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Historical Fiction, Middle Grade Readers, Young Adult Readers

REVOLUTION by Deborah Wiles

revolutionI am split in my opinion of Deborah Wiles’ Revolution.  The main character is Sunny, a 13-year-old white girl living in Greenwood Mississippi in the summer of 1964.  14-yr-old Raymond Bullis, a young black man living in the Baptist Town–the “colored” area of the small city occasionally trades narrations with Sunny.  Sunny lives with her father, her stepmother, older stepbrother, Gilette, and her younger stepsister, Audrey.  Raymond lives with his parents; his older sister has died before the beginning of the story due to a ruptured appendix when no white doctor would treat her at the hospital.

The summer of 1964 was dubbed “Freedom Summer” as those who were fighting for equality between races in the United States went en masse into the southern states–particularly Mississippi–to encourage and help black Americans register to vote.  There were a lot of young college-age students (white and black) who often stayed in the homes of the local black residents.

Sunny’s mother left when she was an infant and when she sees a young “agitator” named JoEllen–who happens to be staying with Raymond’s family during the summer–she is struck by how much she resembles the only picture she has of her mother at age 18.  Sunny’s drive to meet and then be around JoEllen also leads her to become embroiled in JoEllen’s and Raymond’s actions during that difficult summer.

Revolution seems to want to tell us a story of the advent of Civil Rights in the southern United States through the different perspectives of Sunny and Raymond.  There are many moments where the book succeeds in doing just that.  Unfortunately the story often gets lost in or sidetracked by rhetoric–which is never as effective a teacher or communicator as personal stories.

At 495+ pages Revolution takes too long to get where it is going.  It abruptly interrupts the stories of Sunny and Raymond to divert attention to nonfiction pieces about the politics of the time as well as well-known (and not-so-well-known) historical figures important in the Civil Rights movement in the United States.  When the book DOES return to Sunny and Raymond the pacing is very slow.  The pacing doesn’t hit a nice stride until about page 400.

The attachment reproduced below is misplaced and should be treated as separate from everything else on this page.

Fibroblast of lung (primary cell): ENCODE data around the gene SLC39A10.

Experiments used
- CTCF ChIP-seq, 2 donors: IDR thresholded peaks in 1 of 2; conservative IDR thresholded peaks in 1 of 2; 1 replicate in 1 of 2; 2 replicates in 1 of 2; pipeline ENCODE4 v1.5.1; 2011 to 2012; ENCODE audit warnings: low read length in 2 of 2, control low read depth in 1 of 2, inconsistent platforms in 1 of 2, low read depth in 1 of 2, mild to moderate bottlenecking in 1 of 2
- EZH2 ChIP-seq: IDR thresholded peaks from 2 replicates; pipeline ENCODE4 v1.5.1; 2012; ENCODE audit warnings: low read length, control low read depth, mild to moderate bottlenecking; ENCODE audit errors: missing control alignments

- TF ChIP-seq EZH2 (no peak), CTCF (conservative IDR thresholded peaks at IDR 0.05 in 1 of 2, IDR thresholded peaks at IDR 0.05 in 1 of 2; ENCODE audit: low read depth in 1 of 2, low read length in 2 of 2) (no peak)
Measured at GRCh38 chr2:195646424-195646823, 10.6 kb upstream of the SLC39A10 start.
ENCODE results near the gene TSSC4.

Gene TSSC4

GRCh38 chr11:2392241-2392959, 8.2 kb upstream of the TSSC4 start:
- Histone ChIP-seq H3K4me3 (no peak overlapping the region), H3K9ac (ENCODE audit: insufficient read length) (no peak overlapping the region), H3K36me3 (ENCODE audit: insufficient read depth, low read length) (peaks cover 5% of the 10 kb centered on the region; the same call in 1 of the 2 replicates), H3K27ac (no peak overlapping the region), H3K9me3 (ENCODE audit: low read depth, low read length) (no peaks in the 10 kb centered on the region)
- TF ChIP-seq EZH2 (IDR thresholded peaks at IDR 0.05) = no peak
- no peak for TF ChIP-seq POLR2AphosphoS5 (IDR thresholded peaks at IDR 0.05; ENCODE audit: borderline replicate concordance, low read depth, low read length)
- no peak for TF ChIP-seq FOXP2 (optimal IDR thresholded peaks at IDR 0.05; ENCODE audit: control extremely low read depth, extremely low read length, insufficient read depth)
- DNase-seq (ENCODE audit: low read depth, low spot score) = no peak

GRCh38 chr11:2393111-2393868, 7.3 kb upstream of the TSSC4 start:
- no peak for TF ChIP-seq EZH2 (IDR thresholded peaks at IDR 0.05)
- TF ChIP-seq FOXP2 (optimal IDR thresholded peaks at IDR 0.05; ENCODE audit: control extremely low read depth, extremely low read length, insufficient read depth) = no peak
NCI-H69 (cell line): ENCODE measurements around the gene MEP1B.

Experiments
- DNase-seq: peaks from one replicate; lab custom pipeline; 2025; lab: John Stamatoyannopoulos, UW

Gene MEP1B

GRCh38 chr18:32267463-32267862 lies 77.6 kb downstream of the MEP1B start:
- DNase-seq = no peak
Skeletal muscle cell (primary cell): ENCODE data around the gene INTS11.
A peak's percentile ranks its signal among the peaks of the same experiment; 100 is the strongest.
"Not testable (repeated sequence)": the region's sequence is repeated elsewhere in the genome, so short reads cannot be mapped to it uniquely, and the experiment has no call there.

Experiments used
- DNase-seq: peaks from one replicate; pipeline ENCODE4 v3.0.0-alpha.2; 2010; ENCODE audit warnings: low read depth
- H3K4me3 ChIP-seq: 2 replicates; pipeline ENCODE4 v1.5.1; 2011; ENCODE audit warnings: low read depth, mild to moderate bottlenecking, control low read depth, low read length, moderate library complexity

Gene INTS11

Revolution could perhaps be a nice addition to an upper middle or high school classroom discussing the Civil Rights movement in historical, cultural or sociological context because it offers a teacher the opportunity to bring examples of personal narratives into factual material.  On its own, Revolution tries to do the same thing in  reverse.  It is, ultimately, unsuccessful if it is indeed intended for a young adult audience.  It is a shame because once trimmed of its excesses Revolution is a moving story of two young people:  one fighting for the right to feel he can stand among others replete in himself as an individual alone, and one realizing she can allow compassion and empathy into her life, which opens everyone involved to a greater life.

At its heart Revolution has the power to open its readers up to the idea that fear, and the hate born from it, can be defeated by courage and compassion.  My concern is that they will neither find nor read Revolution independently.  Young people will probably benefit most from Revolution when they are led to it–and through it–by a passionate teacher or other older role model.  In this guided context or as an independent reading choice for someone passionately interested in the Civil Rights Movement of the 1960’s in the U.S. Revolution will have its greatest impact.

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